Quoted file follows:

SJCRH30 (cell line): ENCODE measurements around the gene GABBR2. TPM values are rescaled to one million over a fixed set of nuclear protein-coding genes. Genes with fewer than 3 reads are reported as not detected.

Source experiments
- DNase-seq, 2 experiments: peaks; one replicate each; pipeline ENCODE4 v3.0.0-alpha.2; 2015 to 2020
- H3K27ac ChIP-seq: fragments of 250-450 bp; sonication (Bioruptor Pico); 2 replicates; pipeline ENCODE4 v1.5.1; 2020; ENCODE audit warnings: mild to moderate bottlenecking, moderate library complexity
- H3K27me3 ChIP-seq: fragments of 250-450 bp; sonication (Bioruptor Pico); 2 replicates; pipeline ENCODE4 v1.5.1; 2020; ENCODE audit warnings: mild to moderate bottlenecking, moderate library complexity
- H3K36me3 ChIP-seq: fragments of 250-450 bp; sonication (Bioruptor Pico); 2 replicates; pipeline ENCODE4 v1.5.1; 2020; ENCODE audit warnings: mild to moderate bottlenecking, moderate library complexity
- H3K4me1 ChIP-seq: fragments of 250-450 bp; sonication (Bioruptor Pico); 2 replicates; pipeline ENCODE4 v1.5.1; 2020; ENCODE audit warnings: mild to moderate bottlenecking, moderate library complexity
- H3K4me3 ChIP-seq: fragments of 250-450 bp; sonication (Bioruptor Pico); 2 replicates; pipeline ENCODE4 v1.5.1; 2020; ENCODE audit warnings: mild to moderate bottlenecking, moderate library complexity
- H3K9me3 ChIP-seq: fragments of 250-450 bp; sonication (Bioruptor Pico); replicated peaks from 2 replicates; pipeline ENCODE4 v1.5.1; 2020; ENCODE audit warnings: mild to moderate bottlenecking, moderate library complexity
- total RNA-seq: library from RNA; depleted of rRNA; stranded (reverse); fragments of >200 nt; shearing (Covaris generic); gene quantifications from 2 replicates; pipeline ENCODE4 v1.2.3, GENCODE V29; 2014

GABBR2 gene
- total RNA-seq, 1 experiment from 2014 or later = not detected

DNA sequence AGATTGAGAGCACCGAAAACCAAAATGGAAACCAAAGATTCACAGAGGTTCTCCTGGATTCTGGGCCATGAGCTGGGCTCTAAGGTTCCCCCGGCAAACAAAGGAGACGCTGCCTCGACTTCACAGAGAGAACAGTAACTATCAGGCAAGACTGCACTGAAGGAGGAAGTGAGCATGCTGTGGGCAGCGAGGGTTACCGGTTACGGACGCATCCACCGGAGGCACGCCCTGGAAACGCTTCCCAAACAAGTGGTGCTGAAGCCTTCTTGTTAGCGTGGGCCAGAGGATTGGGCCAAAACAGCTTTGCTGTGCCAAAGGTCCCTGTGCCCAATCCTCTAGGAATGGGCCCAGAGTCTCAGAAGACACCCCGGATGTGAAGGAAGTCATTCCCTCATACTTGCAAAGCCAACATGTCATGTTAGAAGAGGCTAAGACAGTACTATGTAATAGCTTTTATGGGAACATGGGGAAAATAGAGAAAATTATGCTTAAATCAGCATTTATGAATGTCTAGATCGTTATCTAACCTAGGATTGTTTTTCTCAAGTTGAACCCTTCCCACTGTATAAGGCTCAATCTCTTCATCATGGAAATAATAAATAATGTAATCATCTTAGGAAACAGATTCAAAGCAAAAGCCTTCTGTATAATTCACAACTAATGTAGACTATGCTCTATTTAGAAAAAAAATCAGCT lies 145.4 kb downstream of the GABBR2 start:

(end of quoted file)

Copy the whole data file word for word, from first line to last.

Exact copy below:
SJCRH30 (cell line): ENCODE measurements around the gene GABBR2. TPM values are rescaled to one million over a fixed set of nuclear protein-coding genes. Genes with fewer than 3 reads are reported as not detected.

Source experiments
- DNase-seq, 2 experiments: peaks; one replicate each; pipeline ENCODE4 v3.0.0-alpha.2; 2015 to 2020
- H3K27ac ChIP-seq: fragments of 250-450 bp; sonication (Bioruptor Pico); 2 replicates; pipeline ENCODE4 v1.5.1; 2020; ENCODE audit warnings: mild to moderate bottlenecking, moderate library complexity
- H3K27me3 ChIP-seq: fragments of 250-450 bp; sonication (Bioruptor Pico); 2 replicates; pipeline ENCODE4 v1.5.1; 2020; ENCODE audit warnings: mild to moderate bottlenecking, moderate library complexity
- H3K36me3 ChIP-seq: fragments of 250-450 bp; sonication (Bioruptor Pico); 2 replicates; pipeline ENCODE4 v1.5.1; 2020; ENCODE audit warnings: mild to moderate bottlenecking, moderate library complexity
- H3K4me1 ChIP-seq: fragments of 250-450 bp; sonication (Bioruptor Pico); 2 replicates; pipeline ENCODE4 v1.5.1; 2020; ENCODE audit warnings: mild to moderate bottlenecking, moderate library complexity
- H3K4me3 ChIP-seq: fragments of 250-450 bp; sonication (Bioruptor Pico); 2 replicates; pipeline ENCODE4 v1.5.1; 2020; ENCODE audit warnings: mild to moderate bottlenecking, moderate library complexity
- H3K9me3 ChIP-seq: fragments of 250-450 bp; sonication (Bioruptor Pico); replicated peaks from 2 replicates; pipeline ENCODE4 v1.5.1; 2020; ENCODE audit warnings: mild to moderate bottlenecking, moderate library complexity
- total RNA-seq: library from RNA; depleted of rRNA; stranded (reverse); fragments of >200 nt; shearing (Covaris generic); gene quantifications from 2 replicates; pipeline ENCODE4 v1.2.3, GENCODE V29; 2014

GABBR2 gene
- total RNA-seq, 1 experiment from 2014 or later = not detected

DNA sequence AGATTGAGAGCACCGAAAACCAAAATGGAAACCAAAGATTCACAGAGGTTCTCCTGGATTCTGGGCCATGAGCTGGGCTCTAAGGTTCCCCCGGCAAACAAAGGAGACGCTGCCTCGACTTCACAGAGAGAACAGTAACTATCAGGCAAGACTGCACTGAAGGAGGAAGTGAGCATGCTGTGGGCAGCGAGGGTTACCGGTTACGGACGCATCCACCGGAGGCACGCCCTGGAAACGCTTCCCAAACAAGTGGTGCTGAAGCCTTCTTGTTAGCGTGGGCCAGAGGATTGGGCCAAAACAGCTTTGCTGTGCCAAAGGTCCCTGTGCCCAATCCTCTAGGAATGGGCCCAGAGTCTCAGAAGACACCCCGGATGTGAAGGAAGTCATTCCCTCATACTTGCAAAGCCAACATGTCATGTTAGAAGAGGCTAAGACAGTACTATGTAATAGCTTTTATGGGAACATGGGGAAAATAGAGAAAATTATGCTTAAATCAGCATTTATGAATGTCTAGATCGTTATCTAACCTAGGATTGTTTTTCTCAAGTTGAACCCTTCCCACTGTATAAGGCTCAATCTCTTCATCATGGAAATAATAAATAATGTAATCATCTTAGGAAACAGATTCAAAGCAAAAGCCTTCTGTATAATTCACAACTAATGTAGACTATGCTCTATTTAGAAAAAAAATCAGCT lies 145.4 kb downstream of the GABBR2 start: